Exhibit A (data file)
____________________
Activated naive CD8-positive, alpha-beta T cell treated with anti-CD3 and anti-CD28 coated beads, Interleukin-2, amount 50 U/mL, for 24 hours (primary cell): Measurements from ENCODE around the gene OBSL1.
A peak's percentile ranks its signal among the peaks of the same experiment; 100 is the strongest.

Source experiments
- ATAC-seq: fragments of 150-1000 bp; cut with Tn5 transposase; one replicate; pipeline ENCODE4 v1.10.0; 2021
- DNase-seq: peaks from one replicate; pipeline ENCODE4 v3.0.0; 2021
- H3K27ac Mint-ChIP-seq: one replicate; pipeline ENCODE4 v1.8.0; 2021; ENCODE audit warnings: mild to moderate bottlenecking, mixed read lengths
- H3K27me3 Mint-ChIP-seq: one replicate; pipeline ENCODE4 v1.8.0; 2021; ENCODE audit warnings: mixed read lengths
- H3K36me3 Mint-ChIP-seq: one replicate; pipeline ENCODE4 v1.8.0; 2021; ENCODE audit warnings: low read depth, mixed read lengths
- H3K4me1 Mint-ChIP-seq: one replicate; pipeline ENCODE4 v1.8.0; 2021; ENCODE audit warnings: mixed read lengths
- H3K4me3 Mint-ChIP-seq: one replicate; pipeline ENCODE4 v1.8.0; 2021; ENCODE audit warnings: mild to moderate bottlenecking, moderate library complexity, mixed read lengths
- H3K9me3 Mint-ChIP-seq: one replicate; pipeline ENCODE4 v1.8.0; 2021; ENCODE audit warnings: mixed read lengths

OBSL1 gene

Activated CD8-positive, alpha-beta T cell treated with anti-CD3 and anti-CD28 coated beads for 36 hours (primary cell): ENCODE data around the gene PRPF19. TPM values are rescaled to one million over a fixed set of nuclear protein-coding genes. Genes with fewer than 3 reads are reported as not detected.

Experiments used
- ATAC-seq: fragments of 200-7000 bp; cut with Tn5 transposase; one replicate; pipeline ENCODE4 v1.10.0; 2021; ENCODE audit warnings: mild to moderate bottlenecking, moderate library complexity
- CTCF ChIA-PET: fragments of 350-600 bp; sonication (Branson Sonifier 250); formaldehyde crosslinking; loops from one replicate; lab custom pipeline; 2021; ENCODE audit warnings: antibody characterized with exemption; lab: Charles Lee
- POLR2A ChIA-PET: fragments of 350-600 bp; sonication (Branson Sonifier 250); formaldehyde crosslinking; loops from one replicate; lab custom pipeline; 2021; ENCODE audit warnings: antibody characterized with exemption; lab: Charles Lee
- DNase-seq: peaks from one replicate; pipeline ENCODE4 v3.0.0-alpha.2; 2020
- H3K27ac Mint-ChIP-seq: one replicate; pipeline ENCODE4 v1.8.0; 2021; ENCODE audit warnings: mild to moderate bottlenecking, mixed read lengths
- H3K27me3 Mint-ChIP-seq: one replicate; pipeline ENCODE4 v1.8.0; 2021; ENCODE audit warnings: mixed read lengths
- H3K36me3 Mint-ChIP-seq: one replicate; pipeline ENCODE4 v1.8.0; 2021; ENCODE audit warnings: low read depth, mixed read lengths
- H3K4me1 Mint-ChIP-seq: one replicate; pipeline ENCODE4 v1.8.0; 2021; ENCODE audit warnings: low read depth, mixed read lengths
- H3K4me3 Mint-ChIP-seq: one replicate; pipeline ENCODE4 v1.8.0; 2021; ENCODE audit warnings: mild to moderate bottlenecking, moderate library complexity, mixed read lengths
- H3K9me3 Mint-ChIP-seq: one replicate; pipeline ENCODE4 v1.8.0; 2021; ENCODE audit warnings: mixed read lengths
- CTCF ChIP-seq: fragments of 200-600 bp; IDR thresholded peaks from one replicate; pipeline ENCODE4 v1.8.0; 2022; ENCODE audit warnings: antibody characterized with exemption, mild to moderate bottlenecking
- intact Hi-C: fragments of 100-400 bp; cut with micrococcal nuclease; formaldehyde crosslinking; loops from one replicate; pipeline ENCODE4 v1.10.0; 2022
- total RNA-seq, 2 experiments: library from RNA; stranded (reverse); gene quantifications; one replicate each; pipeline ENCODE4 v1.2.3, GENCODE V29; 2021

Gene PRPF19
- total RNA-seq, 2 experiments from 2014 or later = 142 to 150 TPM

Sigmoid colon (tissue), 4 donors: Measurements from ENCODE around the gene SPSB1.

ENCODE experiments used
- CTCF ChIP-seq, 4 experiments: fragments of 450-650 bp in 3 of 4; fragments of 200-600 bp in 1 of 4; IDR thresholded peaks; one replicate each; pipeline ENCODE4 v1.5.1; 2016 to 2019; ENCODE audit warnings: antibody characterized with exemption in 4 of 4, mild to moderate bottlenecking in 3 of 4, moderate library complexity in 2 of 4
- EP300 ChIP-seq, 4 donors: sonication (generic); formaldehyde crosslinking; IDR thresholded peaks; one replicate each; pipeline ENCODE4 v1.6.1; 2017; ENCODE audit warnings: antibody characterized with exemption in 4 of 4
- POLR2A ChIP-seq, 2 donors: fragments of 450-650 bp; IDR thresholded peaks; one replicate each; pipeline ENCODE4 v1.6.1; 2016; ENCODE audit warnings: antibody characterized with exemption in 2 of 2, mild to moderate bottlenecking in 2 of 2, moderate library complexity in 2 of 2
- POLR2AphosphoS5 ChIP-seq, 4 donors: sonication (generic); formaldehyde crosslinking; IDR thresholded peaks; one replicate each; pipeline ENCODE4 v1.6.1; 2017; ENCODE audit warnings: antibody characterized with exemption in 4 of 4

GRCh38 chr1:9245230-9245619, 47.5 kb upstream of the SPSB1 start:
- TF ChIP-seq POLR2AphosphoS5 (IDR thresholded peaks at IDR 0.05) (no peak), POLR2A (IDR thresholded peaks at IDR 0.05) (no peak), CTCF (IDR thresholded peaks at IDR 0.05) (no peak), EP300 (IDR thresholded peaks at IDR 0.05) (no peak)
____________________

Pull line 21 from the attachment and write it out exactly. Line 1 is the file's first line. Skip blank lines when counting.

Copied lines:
- H3K36me3 Mint-ChIP-seq: one replicate; pipeline ENCODE4 v1.8.0; 2021; ENCODE audit warnings: low read depth, mixed read lengths